2. Always contact the School if you know you have to miss a class - any class - don't fall into sloppy habits of attendance. A telephone call will do, at the very least explain to the Sensei afterwards why you had to miss the class. Do this every time you have to miss a class. Do not think your absence won't be missed - it will be. You are respected by your Sensei so respect yourself and your Sensei too.

More Dojo Etiquette

You are being taught techniques that are to be applied only in extreme conditions requiring self-defence or the defence of others.
Any student that abuses Goju-Ryu Karate-Do and this Dojo's teaching by unecessary violent or aggressive behaviour will be dismissed and any grades achieved will become void.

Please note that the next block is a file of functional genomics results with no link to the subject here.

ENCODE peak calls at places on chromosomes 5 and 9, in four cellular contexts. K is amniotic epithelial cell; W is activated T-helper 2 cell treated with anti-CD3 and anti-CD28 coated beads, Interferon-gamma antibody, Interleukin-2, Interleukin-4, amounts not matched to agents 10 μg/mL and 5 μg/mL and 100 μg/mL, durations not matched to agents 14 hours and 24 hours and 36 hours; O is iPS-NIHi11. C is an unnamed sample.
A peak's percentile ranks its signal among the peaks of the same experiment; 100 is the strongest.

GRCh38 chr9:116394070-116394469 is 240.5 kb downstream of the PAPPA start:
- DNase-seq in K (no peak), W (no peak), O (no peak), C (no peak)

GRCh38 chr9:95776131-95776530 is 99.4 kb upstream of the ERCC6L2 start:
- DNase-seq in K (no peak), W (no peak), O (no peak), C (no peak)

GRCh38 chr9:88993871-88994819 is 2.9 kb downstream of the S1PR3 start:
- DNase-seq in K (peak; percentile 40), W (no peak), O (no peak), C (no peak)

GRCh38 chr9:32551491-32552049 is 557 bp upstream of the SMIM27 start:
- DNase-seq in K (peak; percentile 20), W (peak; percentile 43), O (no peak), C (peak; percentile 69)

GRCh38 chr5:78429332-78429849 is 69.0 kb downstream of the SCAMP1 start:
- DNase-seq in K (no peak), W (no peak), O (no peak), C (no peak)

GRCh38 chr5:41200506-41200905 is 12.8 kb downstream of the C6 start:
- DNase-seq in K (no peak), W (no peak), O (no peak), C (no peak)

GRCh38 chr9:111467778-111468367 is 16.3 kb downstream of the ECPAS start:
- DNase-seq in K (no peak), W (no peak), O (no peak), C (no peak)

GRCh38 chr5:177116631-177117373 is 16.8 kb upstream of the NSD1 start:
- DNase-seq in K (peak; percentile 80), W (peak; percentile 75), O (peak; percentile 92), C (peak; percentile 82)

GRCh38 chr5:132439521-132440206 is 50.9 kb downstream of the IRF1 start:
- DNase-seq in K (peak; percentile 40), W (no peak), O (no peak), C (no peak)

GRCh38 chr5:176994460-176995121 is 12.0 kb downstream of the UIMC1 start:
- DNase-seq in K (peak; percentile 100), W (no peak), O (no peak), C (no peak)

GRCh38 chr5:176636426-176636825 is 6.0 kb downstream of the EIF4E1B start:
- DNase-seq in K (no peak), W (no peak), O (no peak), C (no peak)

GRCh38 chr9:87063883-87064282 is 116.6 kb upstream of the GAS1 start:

You are expected to protect people, not hurt them. You may not react with violence even to verbal abuse. If challenged to a 'fight' outside the Dojo you are expected to decline. Only if you are physically attacked or sure that you are about to be attacked may you use these techniques to defend yourself or others.

Showing Off

Do not teach Goju-Ryu techniques to anyone except Dojo members. Can you be responsible for their behavious? If in doubt ask your instructor's permission.

Be very careful not to 'play around' with the Goju-Ryu techniques you are being taught, it is particularly stupid, even in fun, to practise them on unsuspecting victims just to show how good you are. DON'T!!

Beware of Prejudice

Any well-behaved human being is 100% welcome in our Dojo family regardless of race, colour or religion, also sex, age, physical ability etc.

Be careful that you do not behave in any way that might contradict this code of tolerance. Whatever your background, if you are willing to work and grow in peace with us you are welcome. Make sure you make others welcome too.